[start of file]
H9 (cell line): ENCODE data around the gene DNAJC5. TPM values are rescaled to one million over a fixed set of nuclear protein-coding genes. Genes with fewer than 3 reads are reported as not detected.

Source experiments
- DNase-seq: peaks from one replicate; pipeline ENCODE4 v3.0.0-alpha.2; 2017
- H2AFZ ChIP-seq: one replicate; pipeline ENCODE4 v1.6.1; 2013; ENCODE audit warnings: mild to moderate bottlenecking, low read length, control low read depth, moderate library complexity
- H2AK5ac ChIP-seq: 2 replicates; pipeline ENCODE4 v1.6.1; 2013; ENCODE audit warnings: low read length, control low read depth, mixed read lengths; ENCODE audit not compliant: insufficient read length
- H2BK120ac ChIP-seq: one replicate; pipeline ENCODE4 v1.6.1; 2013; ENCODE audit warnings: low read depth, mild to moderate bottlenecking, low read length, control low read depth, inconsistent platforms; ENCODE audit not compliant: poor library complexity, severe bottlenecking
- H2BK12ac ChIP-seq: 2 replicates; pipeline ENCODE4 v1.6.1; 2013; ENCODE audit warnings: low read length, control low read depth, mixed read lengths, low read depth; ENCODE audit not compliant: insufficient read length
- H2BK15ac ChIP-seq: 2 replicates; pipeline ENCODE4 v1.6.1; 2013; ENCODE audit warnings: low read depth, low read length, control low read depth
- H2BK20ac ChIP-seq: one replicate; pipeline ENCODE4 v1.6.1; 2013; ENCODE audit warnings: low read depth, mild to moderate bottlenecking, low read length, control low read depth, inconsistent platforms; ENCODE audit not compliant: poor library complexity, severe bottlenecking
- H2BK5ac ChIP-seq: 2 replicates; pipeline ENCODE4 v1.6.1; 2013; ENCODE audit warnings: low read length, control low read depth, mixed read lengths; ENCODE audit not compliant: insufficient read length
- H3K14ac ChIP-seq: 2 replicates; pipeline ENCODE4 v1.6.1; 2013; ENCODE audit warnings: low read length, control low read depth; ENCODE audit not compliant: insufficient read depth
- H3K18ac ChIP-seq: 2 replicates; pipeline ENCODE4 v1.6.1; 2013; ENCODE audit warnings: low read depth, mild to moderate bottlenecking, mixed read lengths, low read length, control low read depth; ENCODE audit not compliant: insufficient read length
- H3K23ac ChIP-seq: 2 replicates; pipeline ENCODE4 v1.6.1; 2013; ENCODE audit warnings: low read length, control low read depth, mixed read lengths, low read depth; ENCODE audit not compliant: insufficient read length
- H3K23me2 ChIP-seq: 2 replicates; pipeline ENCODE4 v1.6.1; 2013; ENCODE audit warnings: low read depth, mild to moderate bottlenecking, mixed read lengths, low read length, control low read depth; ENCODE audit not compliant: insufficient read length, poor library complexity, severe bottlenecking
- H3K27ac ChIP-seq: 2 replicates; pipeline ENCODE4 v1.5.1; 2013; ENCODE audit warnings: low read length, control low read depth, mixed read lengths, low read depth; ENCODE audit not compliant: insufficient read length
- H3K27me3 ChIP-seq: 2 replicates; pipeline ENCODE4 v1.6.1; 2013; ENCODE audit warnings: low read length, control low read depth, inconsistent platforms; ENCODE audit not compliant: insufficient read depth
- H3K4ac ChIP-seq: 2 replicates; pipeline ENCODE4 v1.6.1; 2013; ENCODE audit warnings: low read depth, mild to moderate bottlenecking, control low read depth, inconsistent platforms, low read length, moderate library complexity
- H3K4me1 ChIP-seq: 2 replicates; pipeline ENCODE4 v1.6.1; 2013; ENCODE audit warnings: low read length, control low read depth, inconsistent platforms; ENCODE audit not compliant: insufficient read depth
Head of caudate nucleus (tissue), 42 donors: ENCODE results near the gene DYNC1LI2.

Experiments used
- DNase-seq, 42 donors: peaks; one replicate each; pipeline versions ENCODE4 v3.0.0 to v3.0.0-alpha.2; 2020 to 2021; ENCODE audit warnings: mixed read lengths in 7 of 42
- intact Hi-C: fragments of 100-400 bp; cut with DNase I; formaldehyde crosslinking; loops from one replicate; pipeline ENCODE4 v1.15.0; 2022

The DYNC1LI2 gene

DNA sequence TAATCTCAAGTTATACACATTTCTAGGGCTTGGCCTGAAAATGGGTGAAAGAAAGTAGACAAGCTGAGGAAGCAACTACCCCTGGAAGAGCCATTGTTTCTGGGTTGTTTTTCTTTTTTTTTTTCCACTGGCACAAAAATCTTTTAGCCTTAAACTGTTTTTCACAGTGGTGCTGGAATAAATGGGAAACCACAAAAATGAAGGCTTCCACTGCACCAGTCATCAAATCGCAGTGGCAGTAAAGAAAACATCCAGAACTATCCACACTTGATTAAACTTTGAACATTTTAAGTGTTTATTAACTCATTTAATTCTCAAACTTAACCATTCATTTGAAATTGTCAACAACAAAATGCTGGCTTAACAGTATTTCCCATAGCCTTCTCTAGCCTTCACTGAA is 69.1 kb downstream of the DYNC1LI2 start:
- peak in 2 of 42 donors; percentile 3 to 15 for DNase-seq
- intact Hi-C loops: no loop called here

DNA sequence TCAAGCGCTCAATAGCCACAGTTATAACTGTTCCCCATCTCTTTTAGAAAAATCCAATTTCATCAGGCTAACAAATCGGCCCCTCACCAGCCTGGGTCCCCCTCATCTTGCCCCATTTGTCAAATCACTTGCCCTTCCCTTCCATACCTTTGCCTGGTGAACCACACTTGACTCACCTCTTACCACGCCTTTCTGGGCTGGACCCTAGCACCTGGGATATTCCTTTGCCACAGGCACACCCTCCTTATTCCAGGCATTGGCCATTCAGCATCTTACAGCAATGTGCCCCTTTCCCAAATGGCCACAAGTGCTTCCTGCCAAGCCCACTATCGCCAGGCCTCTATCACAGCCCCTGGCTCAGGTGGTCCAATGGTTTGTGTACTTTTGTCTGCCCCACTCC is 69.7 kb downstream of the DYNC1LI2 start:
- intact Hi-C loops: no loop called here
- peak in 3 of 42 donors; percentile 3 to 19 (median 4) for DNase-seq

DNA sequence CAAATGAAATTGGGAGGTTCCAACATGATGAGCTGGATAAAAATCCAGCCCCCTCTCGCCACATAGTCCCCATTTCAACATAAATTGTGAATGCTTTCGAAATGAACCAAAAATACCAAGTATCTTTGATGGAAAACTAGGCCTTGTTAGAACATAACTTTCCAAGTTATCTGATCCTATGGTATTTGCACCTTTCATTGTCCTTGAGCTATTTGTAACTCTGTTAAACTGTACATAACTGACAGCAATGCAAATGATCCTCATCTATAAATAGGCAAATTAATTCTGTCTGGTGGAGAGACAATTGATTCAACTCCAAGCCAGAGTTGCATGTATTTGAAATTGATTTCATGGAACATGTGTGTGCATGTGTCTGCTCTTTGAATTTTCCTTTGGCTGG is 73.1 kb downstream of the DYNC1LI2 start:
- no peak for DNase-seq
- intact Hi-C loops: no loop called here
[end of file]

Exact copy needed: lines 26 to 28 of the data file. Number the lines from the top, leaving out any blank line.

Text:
- intact Hi-C loops: no loop called here

DNA sequence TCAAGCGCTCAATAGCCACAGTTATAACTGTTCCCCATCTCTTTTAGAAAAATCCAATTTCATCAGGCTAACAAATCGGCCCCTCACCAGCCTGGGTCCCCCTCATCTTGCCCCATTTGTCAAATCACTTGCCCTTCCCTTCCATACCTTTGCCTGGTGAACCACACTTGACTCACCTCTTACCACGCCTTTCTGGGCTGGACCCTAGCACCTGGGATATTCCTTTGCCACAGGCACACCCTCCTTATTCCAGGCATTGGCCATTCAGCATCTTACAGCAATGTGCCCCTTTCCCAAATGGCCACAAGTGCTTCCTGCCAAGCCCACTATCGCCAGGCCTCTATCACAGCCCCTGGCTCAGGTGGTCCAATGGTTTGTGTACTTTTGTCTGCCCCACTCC is 69.7 kb downstream of the DYNC1LI2 start:
- intact Hi-C loops: no loop called here